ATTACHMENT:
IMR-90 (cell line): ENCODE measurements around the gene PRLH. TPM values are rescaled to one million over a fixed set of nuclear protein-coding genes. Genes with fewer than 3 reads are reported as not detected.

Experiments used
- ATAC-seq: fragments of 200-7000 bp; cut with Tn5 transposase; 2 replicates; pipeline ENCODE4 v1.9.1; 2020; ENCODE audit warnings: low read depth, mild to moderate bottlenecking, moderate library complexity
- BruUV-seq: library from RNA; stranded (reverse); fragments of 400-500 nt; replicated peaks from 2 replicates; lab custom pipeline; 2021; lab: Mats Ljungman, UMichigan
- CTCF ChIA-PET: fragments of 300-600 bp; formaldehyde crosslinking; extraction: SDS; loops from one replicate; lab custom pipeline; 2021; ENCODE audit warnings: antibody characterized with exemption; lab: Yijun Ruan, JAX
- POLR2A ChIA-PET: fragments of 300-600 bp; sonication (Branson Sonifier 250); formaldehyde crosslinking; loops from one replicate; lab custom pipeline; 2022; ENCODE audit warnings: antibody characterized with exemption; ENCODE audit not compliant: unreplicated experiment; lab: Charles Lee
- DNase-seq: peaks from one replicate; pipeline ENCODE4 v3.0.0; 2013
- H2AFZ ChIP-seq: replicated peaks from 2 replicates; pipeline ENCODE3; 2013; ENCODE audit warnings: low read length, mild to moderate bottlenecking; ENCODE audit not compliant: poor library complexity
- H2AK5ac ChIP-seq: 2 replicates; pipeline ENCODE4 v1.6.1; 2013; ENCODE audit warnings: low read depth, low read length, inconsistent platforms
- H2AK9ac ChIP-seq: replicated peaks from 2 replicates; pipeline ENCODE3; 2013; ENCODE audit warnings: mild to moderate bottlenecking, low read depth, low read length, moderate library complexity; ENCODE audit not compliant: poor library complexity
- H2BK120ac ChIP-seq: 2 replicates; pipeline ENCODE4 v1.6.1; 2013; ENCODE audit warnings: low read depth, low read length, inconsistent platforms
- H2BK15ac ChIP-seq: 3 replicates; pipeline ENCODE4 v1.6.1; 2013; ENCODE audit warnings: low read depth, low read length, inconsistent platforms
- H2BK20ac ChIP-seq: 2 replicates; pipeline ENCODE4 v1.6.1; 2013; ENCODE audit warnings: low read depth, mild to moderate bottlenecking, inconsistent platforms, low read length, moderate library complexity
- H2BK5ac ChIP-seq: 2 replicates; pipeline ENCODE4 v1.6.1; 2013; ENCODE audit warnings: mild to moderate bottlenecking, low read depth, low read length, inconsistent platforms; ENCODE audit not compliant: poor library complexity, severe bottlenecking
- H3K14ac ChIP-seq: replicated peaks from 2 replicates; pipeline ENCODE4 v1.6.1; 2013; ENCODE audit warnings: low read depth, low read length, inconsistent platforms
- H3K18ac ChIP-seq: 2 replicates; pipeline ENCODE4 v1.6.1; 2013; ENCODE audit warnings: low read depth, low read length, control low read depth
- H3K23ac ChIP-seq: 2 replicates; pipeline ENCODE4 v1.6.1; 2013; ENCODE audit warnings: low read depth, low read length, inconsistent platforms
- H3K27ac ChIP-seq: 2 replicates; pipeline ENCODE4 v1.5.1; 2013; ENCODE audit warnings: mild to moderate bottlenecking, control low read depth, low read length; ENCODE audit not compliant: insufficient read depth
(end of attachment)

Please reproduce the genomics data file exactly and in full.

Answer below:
IMR-90 (cell line): ENCODE measurements around the gene PRLH. TPM values are rescaled to one million over a fixed set of nuclear protein-coding genes. Genes with fewer than 3 reads are reported as not detected.

Experiments used
- ATAC-seq: fragments of 200-7000 bp; cut with Tn5 transposase; 2 replicates; pipeline ENCODE4 v1.9.1; 2020; ENCODE audit warnings: low read depth, mild to moderate bottlenecking, moderate library complexity
- BruUV-seq: library from RNA; stranded (reverse); fragments of 400-500 nt; replicated peaks from 2 replicates; lab custom pipeline; 2021; lab: Mats Ljungman, UMichigan
- CTCF ChIA-PET: fragments of 300-600 bp; formaldehyde crosslinking; extraction: SDS; loops from one replicate; lab custom pipeline; 2021; ENCODE audit warnings: antibody characterized with exemption; lab: Yijun Ruan, JAX
- POLR2A ChIA-PET: fragments of 300-600 bp; sonication (Branson Sonifier 250); formaldehyde crosslinking; loops from one replicate; lab custom pipeline; 2022; ENCODE audit warnings: antibody characterized with exemption; ENCODE audit not compliant: unreplicated experiment; lab: Charles Lee
- DNase-seq: peaks from one replicate; pipeline ENCODE4 v3.0.0; 2013
- H2AFZ ChIP-seq: replicated peaks from 2 replicates; pipeline ENCODE3; 2013; ENCODE audit warnings: low read length, mild to moderate bottlenecking; ENCODE audit not compliant: poor library complexity
- H2AK5ac ChIP-seq: 2 replicates; pipeline ENCODE4 v1.6.1; 2013; ENCODE audit warnings: low read depth, low read length, inconsistent platforms
- H2AK9ac ChIP-seq: replicated peaks from 2 replicates; pipeline ENCODE3; 2013; ENCODE audit warnings: mild to moderate bottlenecking, low read depth, low read length, moderate library complexity; ENCODE audit not compliant: poor library complexity
- H2BK120ac ChIP-seq: 2 replicates; pipeline ENCODE4 v1.6.1; 2013; ENCODE audit warnings: low read depth, low read length, inconsistent platforms
- H2BK15ac ChIP-seq: 3 replicates; pipeline ENCODE4 v1.6.1; 2013; ENCODE audit warnings: low read depth, low read length, inconsistent platforms
- H2BK20ac ChIP-seq: 2 replicates; pipeline ENCODE4 v1.6.1; 2013; ENCODE audit warnings: low read depth, mild to moderate bottlenecking, inconsistent platforms, low read length, moderate library complexity
- H2BK5ac ChIP-seq: 2 replicates; pipeline ENCODE4 v1.6.1; 2013; ENCODE audit warnings: mild to moderate bottlenecking, low read depth, low read length, inconsistent platforms; ENCODE audit not compliant: poor library complexity, severe bottlenecking
- H3K14ac ChIP-seq: replicated peaks from 2 replicates; pipeline ENCODE4 v1.6.1; 2013; ENCODE audit warnings: low read depth, low read length, inconsistent platforms
- H3K18ac ChIP-seq: 2 replicates; pipeline ENCODE4 v1.6.1; 2013; ENCODE audit warnings: low read depth, low read length, control low read depth
- H3K23ac ChIP-seq: 2 replicates; pipeline ENCODE4 v1.6.1; 2013; ENCODE audit warnings: low read depth, low read length, inconsistent platforms
- H3K27ac ChIP-seq: 2 replicates; pipeline ENCODE4 v1.5.1; 2013; ENCODE audit warnings: mild to moderate bottlenecking, control low read depth, low read length; ENCODE audit not compliant: insufficient read depth